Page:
The Dangers of Distracted Driving
One of the fastest-growing dangers on the roads today is distracted driving. Whether it’s due to driver negligence or outside factors, more and more crashes are occurring because of inattention to the road. A survey conducted by the National Highway Traffic Safety Administration (NHTSA) found that motorists who look away from the road for 2 or more seconds will double their risk of a crash, and those who are engaged in a secondary task such as talking or texting on their phone are 2-3 times more likely to be involved in an accident.
Distracted driving is a huge danger, but it’s also one of the easiest hazards to correct and combat. The state of New York has joined others throughout the nation in imposing specific bans on devices that cause the greatest disturbances while driving. First, though, it’s important to understand the different kinds of distractions that drivers face when they take to the roads.
Distractions While on the Roads
There are various distractions which can occur while driving. These include personal, internal, and external distractions.
- Personal distractions are those which are caused by and relate directly to the driver. Some examples would be daydreaming, the effects of drugs and/or alcohol, reading, writing, applying makeup, or using electronic devices.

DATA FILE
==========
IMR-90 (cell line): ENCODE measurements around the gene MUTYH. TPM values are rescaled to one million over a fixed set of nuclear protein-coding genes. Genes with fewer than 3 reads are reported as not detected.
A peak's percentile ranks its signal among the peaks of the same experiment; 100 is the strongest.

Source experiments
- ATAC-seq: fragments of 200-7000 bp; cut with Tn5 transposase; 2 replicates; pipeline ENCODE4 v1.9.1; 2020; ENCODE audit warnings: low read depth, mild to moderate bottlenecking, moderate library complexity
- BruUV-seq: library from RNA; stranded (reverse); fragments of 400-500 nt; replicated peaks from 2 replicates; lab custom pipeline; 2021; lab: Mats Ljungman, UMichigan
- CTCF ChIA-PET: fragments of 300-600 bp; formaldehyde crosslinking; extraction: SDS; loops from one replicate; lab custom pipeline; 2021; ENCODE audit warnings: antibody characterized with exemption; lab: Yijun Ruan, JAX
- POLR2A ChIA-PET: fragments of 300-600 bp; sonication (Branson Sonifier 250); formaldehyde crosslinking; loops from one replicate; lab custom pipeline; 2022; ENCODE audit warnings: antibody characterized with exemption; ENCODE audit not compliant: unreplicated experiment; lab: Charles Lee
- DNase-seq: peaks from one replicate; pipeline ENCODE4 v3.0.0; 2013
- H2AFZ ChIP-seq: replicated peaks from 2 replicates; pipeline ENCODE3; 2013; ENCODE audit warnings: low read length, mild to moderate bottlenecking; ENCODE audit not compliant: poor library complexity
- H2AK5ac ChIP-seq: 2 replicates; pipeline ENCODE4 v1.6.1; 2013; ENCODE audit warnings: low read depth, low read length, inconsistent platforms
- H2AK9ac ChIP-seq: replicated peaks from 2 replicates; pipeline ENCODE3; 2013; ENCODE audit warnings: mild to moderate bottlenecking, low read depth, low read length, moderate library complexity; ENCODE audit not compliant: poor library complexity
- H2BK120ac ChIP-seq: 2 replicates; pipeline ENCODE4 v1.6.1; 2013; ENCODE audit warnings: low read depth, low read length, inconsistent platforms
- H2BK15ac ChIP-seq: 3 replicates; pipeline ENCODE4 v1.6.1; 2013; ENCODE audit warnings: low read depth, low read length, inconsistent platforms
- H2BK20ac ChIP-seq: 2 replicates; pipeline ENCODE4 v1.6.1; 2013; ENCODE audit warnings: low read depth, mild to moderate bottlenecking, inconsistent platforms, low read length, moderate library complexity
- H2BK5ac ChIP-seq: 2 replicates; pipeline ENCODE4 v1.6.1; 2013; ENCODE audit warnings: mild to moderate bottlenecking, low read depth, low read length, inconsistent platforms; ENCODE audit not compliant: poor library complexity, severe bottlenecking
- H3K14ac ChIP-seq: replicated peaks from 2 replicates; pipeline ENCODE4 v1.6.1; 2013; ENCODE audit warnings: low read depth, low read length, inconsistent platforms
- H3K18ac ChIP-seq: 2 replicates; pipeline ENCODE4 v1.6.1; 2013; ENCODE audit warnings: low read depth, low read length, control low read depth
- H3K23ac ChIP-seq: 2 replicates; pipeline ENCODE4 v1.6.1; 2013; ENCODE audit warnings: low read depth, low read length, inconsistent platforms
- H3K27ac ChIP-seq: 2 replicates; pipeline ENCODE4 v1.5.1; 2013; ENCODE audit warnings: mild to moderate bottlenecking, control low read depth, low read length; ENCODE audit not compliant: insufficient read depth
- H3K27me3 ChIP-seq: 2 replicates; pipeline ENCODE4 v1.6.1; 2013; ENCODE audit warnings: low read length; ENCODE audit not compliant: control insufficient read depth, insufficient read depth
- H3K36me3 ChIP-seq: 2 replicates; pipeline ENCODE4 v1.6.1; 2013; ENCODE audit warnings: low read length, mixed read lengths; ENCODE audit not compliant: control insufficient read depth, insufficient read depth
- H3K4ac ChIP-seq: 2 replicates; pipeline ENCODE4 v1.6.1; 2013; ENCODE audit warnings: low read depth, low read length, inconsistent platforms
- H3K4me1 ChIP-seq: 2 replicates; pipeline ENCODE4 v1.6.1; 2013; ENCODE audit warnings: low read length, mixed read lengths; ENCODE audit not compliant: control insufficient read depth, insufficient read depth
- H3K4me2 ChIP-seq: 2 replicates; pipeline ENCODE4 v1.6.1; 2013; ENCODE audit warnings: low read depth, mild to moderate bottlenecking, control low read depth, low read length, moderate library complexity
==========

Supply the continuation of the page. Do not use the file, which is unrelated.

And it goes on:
- Internal distractions occur within the car, caused by other passengers, animals, or objects within the vehicle.
- External distractions are created by elements outside the car, and include other motorists, weather, and even the scenery.
According to the NHTSA, 80% of crashes in New York were caused by driver inattention. The most prevalent form of distraction has become the use of cell phones and electronic devices. To combat this, the state legislature passed a cell phone law that leaves no doubt as to the severity of this issue.
New York State’s Cell Phone Law
The use of any hand-held cellular phone while driving is prohibited on any New York road. Anyone who violates this law will be issued a traffic violation which will carry a fine of up to $150. Additionally, there will be 2 points assessed to the offender's drivers license and driving record.
New York State has very specific definitions of what constitutes a handheld device. According to NY law, a handheld device can be a cell phone, personal digital assistant (PDA), laptop, pager, video game console, or any other portable computing or communications device. When you have any of these in your vehicle, you may not use them in any way (though there are some specific exceptions, which are listed below).
Exceptions to the Rules
Drivers will not suffer penalties if they are seen using an electronic device that is built into their vehicle, such a dashboard computer, nor will they be penalized for using a handheld device that is attached to the car itself. This can include GPS devices, mobile phones, MP3 players, and the like - as long as the device is not being used in the drivers hand.
The law DOES allow drivers to use their mobile phone in-hand when calling to report an emergency on the road, or to contact their physician or a hospital in the event of a personal emergency.